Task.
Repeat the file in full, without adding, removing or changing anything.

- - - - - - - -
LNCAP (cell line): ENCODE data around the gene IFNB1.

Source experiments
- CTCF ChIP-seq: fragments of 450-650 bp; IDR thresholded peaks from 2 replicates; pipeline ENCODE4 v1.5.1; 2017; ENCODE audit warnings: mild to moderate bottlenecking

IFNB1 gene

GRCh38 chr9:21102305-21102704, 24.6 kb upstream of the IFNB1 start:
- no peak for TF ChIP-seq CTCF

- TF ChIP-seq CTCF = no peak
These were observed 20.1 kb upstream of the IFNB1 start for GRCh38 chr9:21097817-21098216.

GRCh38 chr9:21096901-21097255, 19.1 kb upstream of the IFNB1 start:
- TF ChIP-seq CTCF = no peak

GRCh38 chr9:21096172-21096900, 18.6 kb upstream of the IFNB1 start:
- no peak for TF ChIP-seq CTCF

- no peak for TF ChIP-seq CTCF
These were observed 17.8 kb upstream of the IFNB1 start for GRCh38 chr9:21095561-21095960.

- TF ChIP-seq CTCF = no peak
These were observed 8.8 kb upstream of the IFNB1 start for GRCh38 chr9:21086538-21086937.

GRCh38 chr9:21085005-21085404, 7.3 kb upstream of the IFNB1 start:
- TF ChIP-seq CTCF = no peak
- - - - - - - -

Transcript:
LNCAP (cell line): ENCODE data around the gene IFNB1.

Source experiments
- CTCF ChIP-seq: fragments of 450-650 bp; IDR thresholded peaks from 2 replicates; pipeline ENCODE4 v1.5.1; 2017; ENCODE audit warnings: mild to moderate bottlenecking

IFNB1 gene

GRCh38 chr9:21102305-21102704, 24.6 kb upstream of the IFNB1 start:
- no peak for TF ChIP-seq CTCF

- TF ChIP-seq CTCF = no peak
These were observed 20.1 kb upstream of the IFNB1 start for GRCh38 chr9:21097817-21098216.

GRCh38 chr9:21096901-21097255, 19.1 kb upstream of the IFNB1 start:
- TF ChIP-seq CTCF = no peak

GRCh38 chr9:21096172-21096900, 18.6 kb upstream of the IFNB1 start:
- no peak for TF ChIP-seq CTCF

- no peak for TF ChIP-seq CTCF
These were observed 17.8 kb upstream of the IFNB1 start for GRCh38 chr9:21095561-21095960.

- TF ChIP-seq CTCF = no peak
These were observed 8.8 kb upstream of the IFNB1 start for GRCh38 chr9:21086538-21086937.

GRCh38 chr9:21085005-21085404, 7.3 kb upstream of the IFNB1 start:
- TF ChIP-seq CTCF = no peak